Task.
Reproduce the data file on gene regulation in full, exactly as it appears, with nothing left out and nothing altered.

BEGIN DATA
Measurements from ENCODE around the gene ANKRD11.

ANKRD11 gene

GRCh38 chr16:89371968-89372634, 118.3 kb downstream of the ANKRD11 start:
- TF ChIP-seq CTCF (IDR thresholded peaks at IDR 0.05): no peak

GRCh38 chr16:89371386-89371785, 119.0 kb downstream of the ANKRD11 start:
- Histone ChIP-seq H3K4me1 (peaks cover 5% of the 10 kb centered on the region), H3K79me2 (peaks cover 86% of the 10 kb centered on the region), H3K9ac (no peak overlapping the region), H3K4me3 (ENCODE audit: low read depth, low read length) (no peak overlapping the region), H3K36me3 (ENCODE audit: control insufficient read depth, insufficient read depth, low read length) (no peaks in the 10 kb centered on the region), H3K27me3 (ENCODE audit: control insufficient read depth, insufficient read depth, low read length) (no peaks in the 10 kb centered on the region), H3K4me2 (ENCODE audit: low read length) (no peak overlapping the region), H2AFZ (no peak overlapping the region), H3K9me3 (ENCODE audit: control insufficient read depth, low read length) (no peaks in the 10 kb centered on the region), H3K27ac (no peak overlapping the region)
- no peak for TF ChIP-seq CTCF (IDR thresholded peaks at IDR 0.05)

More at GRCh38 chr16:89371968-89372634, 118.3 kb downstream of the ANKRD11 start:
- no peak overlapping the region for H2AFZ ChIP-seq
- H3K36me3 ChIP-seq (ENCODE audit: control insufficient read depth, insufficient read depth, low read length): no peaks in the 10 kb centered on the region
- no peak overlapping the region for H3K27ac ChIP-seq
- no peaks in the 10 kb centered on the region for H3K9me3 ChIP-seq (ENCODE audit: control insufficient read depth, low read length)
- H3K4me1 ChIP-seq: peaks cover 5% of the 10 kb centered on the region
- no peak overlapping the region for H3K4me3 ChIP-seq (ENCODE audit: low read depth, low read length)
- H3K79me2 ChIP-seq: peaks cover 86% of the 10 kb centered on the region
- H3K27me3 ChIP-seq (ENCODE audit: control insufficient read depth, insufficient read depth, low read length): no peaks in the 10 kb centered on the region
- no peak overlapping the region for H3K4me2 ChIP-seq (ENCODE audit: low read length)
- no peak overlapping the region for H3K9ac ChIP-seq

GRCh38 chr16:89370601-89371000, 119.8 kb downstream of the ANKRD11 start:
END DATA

Measurements from ENCODE around the gene ANKRD11.

ANKRD11 gene

GRCh38 chr16:89371968-89372634, 118.3 kb downstream of the ANKRD11 start:
- TF ChIP-seq CTCF (IDR thresholded peaks at IDR 0.05): no peak

GRCh38 chr16:89371386-89371785, 119.0 kb downstream of the ANKRD11 start:
- Histone ChIP-seq H3K4me1 (peaks cover 5% of the 10 kb centered on the region), H3K79me2 (peaks cover 86% of the 10 kb centered on the region), H3K9ac (no peak overlapping the region), H3K4me3 (ENCODE audit: low read depth, low read length) (no peak overlapping the region), H3K36me3 (ENCODE audit: control insufficient read depth, insufficient read depth, low read length) (no peaks in the 10 kb centered on the region), H3K27me3 (ENCODE audit: control insufficient read depth, insufficient read depth, low read length) (no peaks in the 10 kb centered on the region), H3K4me2 (ENCODE audit: low read length) (no peak overlapping the region), H2AFZ (no peak overlapping the region), H3K9me3 (ENCODE audit: control insufficient read depth, low read length) (no peaks in the 10 kb centered on the region), H3K27ac (no peak overlapping the region)
- no peak for TF ChIP-seq CTCF (IDR thresholded peaks at IDR 0.05)

More at GRCh38 chr16:89371968-89372634, 118.3 kb downstream of the ANKRD11 start:
- no peak overlapping the region for H2AFZ ChIP-seq
- H3K36me3 ChIP-seq (ENCODE audit: control insufficient read depth, insufficient read depth, low read length): no peaks in the 10 kb centered on the region
- no peak overlapping the region for H3K27ac ChIP-seq
- no peaks in the 10 kb centered on the region for H3K9me3 ChIP-seq (ENCODE audit: control insufficient read depth, low read length)
- H3K4me1 ChIP-seq: peaks cover 5% of the 10 kb centered on the region
- no peak overlapping the region for H3K4me3 ChIP-seq (ENCODE audit: low read depth, low read length)
- H3K79me2 ChIP-seq: peaks cover 86% of the 10 kb centered on the region
- H3K27me3 ChIP-seq (ENCODE audit: control insufficient read depth, insufficient read depth, low read length): no peaks in the 10 kb centered on the region
- no peak overlapping the region for H3K4me2 ChIP-seq (ENCODE audit: low read length)
- no peak overlapping the region for H3K9ac ChIP-seq

GRCh38 chr16:89370601-89371000, 119.8 kb downstream of the ANKRD11 start: